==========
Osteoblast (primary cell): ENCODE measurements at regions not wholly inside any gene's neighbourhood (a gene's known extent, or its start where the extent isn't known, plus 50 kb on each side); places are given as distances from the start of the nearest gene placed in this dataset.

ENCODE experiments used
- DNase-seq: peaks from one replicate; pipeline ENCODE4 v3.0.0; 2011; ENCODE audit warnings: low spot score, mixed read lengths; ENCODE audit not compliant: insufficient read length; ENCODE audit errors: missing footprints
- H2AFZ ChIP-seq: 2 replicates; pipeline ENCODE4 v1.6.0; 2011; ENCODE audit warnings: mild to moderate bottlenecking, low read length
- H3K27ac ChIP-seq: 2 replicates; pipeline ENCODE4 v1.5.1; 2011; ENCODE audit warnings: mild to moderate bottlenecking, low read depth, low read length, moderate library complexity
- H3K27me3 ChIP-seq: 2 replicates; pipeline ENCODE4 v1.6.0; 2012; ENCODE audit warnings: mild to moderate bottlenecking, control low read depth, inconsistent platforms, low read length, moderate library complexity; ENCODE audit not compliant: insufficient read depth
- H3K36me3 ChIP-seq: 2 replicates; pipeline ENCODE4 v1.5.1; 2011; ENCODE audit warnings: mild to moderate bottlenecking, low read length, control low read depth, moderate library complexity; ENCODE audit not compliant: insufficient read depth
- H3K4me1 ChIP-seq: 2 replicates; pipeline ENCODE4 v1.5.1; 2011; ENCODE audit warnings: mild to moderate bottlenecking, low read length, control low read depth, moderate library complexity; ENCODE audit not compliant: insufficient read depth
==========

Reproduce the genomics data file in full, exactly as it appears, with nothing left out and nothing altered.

Osteoblast (primary cell): ENCODE measurements at regions not wholly inside any gene's neighbourhood (a gene's known extent, or its start where the extent isn't known, plus 50 kb on each side); places are given as distances from the start of the nearest gene placed in this dataset.

ENCODE experiments used
- DNase-seq: peaks from one replicate; pipeline ENCODE4 v3.0.0; 2011; ENCODE audit warnings: low spot score, mixed read lengths; ENCODE audit not compliant: insufficient read length; ENCODE audit errors: missing footprints
- H2AFZ ChIP-seq: 2 replicates; pipeline ENCODE4 v1.6.0; 2011; ENCODE audit warnings: mild to moderate bottlenecking, low read length
- H3K27ac ChIP-seq: 2 replicates; pipeline ENCODE4 v1.5.1; 2011; ENCODE audit warnings: mild to moderate bottlenecking, low read depth, low read length, moderate library complexity
- H3K27me3 ChIP-seq: 2 replicates; pipeline ENCODE4 v1.6.0; 2012; ENCODE audit warnings: mild to moderate bottlenecking, control low read depth, inconsistent platforms, low read length, moderate library complexity; ENCODE audit not compliant: insufficient read depth
- H3K36me3 ChIP-seq: 2 replicates; pipeline ENCODE4 v1.5.1; 2011; ENCODE audit warnings: mild to moderate bottlenecking, low read length, control low read depth, moderate library complexity; ENCODE audit not compliant: insufficient read depth
- H3K4me1 ChIP-seq: 2 replicates; pipeline ENCODE4 v1.5.1; 2011; ENCODE audit warnings: mild to moderate bottlenecking, low read length, control low read depth, moderate library complexity; ENCODE audit not compliant: insufficient read depth